CROP Care Australasia and its industry partners have claimed a world first in insect pest control.
After years of research and product development in Australian laboratories and canefields, Crop Care's controlled release suSCon Maxi is now registered for four-year control of Childers canegrub.
Crop Care business manager for suSCon products Kerrie Mackay said this was a very significant advance in pest control.
"Now that we have established the ability of suSCon Maxi to protect sugarcane for four years from Childers canegrub damage, we are confident our continuing research will result in registrations for longer term control of other grub species."
She said this milestone was just reward for more than 30 years of Australian research and development by Crop Care in partnership with BSES, growers, researchers and rural businesses.
"The patented sustained-control technology allows active ingredients to be gradually released at the target site over a prolonged period to provide long-term control of pests, with minimal impact on the environment, reduced applications, and improved safety for operators."
Technical consultant to Crop Care, Glen Tucker said the farm studies had shown ongoing control of Childers canegrub into third and fourth ratoons.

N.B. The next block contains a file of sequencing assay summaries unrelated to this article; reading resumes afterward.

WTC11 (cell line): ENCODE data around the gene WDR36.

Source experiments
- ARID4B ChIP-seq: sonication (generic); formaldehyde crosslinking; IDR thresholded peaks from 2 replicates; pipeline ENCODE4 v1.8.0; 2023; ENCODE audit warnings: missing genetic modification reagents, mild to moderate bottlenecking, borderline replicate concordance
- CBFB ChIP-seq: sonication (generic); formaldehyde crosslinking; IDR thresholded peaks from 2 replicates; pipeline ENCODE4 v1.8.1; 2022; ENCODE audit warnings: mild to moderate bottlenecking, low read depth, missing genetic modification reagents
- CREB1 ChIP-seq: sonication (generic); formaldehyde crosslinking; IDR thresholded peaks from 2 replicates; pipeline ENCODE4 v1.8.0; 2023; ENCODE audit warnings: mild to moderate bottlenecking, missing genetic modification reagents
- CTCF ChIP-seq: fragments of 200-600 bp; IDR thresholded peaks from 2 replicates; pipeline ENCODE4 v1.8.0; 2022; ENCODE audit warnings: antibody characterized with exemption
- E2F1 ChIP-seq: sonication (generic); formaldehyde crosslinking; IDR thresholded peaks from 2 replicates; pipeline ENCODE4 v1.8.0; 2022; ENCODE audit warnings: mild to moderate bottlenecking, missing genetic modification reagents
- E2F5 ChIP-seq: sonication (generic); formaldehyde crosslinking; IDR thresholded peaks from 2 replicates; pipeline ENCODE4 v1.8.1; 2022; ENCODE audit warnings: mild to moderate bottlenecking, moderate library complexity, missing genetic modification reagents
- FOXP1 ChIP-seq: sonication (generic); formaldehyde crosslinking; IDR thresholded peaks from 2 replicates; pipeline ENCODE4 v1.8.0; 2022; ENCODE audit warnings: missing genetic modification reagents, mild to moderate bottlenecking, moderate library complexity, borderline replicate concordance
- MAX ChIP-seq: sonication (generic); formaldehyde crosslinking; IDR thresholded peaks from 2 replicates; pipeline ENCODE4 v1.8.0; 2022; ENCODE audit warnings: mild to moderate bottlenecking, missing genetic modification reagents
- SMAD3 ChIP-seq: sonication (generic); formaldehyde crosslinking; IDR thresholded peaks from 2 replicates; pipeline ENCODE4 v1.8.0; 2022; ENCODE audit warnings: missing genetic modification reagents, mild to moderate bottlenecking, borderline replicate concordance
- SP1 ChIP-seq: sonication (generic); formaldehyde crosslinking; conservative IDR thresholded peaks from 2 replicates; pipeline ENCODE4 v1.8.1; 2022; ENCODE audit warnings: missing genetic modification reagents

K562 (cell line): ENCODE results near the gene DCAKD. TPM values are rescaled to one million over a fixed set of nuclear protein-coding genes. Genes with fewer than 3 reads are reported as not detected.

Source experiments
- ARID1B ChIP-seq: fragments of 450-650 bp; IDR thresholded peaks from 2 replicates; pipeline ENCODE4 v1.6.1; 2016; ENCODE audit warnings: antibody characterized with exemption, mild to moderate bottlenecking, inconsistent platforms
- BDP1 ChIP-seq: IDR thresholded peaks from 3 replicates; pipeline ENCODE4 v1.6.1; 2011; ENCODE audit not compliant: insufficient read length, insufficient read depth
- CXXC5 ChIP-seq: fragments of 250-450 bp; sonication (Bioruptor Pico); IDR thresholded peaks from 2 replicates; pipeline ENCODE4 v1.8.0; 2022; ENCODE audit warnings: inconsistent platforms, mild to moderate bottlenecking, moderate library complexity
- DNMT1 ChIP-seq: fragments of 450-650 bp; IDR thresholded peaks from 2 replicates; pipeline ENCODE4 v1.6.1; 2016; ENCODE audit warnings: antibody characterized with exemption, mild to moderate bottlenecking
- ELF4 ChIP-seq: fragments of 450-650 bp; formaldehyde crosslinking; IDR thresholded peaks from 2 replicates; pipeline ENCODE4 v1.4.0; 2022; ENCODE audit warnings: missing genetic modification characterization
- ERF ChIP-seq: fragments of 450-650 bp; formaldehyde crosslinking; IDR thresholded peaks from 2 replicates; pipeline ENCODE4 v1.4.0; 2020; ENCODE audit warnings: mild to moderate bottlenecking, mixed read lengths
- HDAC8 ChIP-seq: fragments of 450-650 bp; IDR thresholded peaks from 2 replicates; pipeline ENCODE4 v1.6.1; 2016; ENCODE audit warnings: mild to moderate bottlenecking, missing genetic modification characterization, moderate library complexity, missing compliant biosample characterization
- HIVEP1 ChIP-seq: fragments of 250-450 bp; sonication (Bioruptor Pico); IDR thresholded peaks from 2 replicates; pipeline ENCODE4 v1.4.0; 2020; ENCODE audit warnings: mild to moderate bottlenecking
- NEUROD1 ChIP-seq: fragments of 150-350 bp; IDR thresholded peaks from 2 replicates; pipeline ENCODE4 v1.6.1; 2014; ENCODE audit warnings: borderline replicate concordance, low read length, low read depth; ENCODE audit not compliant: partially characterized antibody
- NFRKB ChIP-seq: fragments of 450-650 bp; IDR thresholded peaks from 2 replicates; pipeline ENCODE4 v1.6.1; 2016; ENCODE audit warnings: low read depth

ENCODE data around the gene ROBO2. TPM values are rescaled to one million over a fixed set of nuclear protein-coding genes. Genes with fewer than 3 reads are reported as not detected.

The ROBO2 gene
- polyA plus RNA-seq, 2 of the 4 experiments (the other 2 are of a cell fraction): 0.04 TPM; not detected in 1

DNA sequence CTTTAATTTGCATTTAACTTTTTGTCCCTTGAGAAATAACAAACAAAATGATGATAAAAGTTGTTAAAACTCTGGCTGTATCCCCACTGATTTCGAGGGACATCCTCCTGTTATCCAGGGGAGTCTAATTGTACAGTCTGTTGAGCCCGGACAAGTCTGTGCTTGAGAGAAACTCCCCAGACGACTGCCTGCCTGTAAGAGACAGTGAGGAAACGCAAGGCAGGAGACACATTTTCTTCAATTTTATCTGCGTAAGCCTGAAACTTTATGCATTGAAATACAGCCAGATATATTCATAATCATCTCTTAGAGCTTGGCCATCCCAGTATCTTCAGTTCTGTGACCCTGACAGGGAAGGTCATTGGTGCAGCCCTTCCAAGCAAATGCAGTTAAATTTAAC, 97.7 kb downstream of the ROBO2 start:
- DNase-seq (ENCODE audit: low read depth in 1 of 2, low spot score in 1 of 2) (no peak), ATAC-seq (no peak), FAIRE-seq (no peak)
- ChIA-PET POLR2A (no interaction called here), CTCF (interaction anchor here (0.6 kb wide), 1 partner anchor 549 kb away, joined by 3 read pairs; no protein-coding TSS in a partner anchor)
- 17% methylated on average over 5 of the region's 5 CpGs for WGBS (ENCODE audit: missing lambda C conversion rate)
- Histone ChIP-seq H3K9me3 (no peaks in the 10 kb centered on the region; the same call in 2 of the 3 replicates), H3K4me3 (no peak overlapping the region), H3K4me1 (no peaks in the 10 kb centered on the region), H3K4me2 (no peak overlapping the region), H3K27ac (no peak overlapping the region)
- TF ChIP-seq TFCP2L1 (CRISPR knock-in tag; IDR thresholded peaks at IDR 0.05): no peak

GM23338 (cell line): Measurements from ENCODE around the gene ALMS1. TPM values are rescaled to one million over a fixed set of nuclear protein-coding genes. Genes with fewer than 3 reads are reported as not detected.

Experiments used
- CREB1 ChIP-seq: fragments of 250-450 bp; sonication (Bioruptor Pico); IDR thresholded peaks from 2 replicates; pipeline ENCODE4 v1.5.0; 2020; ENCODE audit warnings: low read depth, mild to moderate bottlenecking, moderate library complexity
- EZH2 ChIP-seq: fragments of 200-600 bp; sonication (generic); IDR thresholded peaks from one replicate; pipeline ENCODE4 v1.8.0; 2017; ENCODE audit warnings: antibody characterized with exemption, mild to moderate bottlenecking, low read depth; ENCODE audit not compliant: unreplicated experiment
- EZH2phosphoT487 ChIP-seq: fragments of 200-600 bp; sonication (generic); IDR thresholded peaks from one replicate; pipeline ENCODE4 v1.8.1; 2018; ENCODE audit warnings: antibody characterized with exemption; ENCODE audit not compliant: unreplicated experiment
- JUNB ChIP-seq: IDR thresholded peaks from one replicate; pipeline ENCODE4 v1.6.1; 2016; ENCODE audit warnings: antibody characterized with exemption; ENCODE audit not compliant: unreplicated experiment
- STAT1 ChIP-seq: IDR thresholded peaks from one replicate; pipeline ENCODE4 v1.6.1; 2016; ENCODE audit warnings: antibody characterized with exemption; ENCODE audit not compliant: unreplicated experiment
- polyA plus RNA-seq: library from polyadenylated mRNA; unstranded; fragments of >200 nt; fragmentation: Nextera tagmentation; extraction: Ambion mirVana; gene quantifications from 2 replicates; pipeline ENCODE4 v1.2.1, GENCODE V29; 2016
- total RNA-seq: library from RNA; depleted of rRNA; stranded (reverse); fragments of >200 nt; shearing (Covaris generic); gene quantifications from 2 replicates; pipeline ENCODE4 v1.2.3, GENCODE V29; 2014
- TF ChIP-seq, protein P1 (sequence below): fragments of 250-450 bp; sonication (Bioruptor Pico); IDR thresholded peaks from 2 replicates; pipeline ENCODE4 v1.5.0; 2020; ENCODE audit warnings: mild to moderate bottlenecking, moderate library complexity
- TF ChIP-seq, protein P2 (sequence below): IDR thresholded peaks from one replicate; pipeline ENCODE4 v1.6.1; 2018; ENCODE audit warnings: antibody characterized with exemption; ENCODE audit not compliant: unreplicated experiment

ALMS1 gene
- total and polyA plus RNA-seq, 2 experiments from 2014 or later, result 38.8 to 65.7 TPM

"suSCon Maxi provided significant reductions in Childers canegrub numbers for up to four years (plant to third ratoon) when applied to conventionally-planted cane in single rows at planting or drill fill-in stages," he said.
"Even in young fourth ratoon cane, there was still a significant reduction in grub numbers at several suSCon Maxi-treated sites compared with untreated plots indicating that control had extended right through the fourth year (third ratoon) of the crop."
Mr Tucker said an application of suSCon Maxi to plant cane had resulted in significant increases in sugarcane yield in first, second and third ratoon crops where there were moderate to high populations of canegrubs in the crop.
Over a four-year crop cycle from planting to harvest of the third ratoon, suSCon Maxi-treated cane produced an extra 79.5 tonnes/ha (30 per cent) compared with untreated cane.